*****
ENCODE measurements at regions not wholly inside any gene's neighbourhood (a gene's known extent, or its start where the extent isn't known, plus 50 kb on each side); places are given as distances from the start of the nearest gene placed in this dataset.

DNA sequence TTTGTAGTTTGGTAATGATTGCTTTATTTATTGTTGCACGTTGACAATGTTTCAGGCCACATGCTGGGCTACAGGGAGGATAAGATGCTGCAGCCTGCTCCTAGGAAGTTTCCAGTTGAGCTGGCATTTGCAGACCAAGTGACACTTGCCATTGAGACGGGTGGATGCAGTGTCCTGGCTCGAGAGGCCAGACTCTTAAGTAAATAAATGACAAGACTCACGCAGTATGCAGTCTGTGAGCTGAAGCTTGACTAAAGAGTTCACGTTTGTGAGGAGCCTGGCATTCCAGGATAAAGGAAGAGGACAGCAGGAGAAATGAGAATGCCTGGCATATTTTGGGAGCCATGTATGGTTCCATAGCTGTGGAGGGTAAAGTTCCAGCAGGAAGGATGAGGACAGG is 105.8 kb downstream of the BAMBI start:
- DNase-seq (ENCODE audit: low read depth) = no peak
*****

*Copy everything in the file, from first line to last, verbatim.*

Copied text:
ENCODE measurements at regions not wholly inside any gene's neighbourhood (a gene's known extent, or its start where the extent isn't known, plus 50 kb on each side); places are given as distances from the start of the nearest gene placed in this dataset.

DNA sequence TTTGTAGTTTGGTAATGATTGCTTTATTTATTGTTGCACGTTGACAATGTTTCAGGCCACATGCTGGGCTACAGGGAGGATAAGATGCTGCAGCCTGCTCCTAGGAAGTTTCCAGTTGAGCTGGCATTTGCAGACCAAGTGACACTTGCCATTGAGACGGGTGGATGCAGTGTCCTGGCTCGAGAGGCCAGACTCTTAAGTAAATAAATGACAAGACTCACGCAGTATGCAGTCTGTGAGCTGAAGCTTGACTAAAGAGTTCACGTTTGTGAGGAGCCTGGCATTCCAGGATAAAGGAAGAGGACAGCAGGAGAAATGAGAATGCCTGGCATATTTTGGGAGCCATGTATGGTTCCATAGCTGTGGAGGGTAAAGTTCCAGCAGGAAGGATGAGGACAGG is 105.8 kb downstream of the BAMBI start:
- DNase-seq (ENCODE audit: low read depth) = no peak